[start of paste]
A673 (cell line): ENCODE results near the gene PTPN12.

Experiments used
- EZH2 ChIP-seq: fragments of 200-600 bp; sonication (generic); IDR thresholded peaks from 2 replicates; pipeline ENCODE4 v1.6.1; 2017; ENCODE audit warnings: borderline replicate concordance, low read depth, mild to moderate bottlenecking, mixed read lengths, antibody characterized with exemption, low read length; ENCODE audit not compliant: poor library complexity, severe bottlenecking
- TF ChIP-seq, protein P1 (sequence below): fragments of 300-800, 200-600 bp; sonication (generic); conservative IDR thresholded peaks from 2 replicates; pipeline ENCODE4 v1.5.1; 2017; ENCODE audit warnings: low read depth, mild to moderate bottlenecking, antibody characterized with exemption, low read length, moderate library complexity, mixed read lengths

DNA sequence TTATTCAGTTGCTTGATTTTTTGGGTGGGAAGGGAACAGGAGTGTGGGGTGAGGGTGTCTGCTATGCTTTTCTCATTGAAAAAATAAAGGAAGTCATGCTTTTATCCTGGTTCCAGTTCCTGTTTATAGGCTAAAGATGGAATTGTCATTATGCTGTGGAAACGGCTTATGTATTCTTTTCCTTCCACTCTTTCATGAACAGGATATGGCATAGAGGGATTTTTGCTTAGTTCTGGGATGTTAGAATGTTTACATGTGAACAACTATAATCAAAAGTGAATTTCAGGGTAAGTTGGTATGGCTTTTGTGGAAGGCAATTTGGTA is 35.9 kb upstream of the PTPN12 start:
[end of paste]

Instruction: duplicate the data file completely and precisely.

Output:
A673 (cell line): ENCODE results near the gene PTPN12.

Experiments used
- EZH2 ChIP-seq: fragments of 200-600 bp; sonication (generic); IDR thresholded peaks from 2 replicates; pipeline ENCODE4 v1.6.1; 2017; ENCODE audit warnings: borderline replicate concordance, low read depth, mild to moderate bottlenecking, mixed read lengths, antibody characterized with exemption, low read length; ENCODE audit not compliant: poor library complexity, severe bottlenecking
- TF ChIP-seq, protein P1 (sequence below): fragments of 300-800, 200-600 bp; sonication (generic); conservative IDR thresholded peaks from 2 replicates; pipeline ENCODE4 v1.5.1; 2017; ENCODE audit warnings: low read depth, mild to moderate bottlenecking, antibody characterized with exemption, low read length, moderate library complexity, mixed read lengths

DNA sequence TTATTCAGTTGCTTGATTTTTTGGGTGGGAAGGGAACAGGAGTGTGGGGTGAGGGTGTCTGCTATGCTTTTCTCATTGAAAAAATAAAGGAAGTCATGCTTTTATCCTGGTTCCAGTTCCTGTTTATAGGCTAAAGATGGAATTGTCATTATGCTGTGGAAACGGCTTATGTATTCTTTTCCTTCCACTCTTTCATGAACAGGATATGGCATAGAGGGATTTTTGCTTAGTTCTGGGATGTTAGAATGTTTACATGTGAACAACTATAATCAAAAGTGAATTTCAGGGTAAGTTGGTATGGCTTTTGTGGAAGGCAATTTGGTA is 35.9 kb upstream of the PTPN12 start: